Driving While Sleep Deprived: How to Stay Safe
Reviewed by: HU Medical Review Board | Last reviewed: June 2020
Driving while sleep-deprived can be as dangerous as drunk driving, driving too fast, or driving during bad weather. That’s right – if insomnia or restless legs keep you up night after night, or sleep apnea makes you feel tired and sleepy all the time, you could be dangerous behind the wheel. People with narcolepsy have even more to worry about when it comes to driving.
In fact, driving with a sleep disorder can make you as dangerous as a drunk driver.1
According to the National Highway Traffic Safety Administration, in a single year:2
- 91,000 crashes reported by police involved sleep-deprived driving
- 50,000 people were injured in these crashes
- 800 people were killed in these crashes
Ways to stay safe
A few commonsense steps can keep you, your passengers, and your fellow drivers safe when you are driving, such as:3
- Listen to others. Studies show that people often underestimate how tired they are or how bad their driving may be. So, if a passenger or someone following in another car says you drifted out of a lane or nodded off, listen. Then follow some of the tips below.
- Pay attention to the signals that you are too tired to drive. Signs include trouble focusing, heavy eyelids, yawning, bobbing of your head, drifting from your lane, and trouble remembering the last stretch of road you just drove.
- Pull over and nap. If you realize you are too tired, find a safe spot to pull off the road and take a 20-minute nap.
- Switch drivers. True, this option only works if you have another person in the car who can drive. Be willing to admit you are too tired to drive and ask for a break.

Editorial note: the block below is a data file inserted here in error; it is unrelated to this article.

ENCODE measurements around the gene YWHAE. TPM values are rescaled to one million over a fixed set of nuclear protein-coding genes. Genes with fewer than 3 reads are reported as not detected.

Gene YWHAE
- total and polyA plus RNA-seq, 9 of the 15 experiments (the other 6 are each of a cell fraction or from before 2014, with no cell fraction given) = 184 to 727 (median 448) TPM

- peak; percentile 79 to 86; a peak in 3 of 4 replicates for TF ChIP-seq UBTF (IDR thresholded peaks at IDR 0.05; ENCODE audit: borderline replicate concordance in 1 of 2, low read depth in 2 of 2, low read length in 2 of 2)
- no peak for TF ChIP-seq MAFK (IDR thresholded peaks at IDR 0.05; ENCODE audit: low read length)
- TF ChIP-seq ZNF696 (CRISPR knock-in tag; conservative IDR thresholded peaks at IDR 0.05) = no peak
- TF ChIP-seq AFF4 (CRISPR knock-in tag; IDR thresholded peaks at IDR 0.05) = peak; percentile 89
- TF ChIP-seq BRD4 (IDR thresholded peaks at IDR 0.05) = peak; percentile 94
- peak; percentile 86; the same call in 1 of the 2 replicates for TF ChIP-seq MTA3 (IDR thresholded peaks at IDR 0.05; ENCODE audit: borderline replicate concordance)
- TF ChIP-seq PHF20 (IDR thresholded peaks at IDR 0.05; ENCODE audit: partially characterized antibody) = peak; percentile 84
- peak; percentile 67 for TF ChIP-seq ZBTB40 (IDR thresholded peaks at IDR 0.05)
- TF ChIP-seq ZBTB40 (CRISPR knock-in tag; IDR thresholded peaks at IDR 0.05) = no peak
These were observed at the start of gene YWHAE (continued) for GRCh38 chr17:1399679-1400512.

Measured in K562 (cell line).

- Drink some caffeine. Caffeine is a stimulant that can help you fight drowsiness. Caffeine can be found in coffee, tea, soda, and energy drinks.
- Take frequent breaks. One study found driving problems increased the longer someone drove, especially after 1 hour. Taking frequent breaks to get out and walk around the car can help keep you alert.
- Plan ahead. Schedule any long, highway drives for the time of the day when you know you are most alert.
- Pay attention to the medicines you take. Many drugs can make you drowsy, including cold and allergy medicines, and sleeping pills. If you take any drugs that leave you feeling tired, sleepy, or groggy, put off driving until your head clears.
Driving with narcolepsy
People with narcolepsy often have to take extra precautions when driving. Several studies have found that more than half of people with narcolepsy have fallen asleep while driving, and over 1 in 3 have had an accident. Tips for people with narcolepsy to reduce falling asleep while driving include:4
- Paying close attention to your sleepiness level and avoiding driving during these times
- Pulling over in a safe place for a short nap if you get sleepy while driving
- Taking a short nap before getting behind the wheel
- Avoiding long drives and highway drives
- Not driving after a meal or after a certain time in the evening
- Only driving for 30 minutes or less
Figure 1. Safe driving tips
Your doctor may be able to prescribe a drug that you take before driving that will help you stay awake.
In most parts of the United States, driving is a necessary part of daily life. If you are having problems with sleep, you owe it to yourself and others to seek treatment so you do not have to drive while sleepy. Getting enough good quality sleep is as important to health as exercise, a healthy diet, and maintaining the brakes on your car.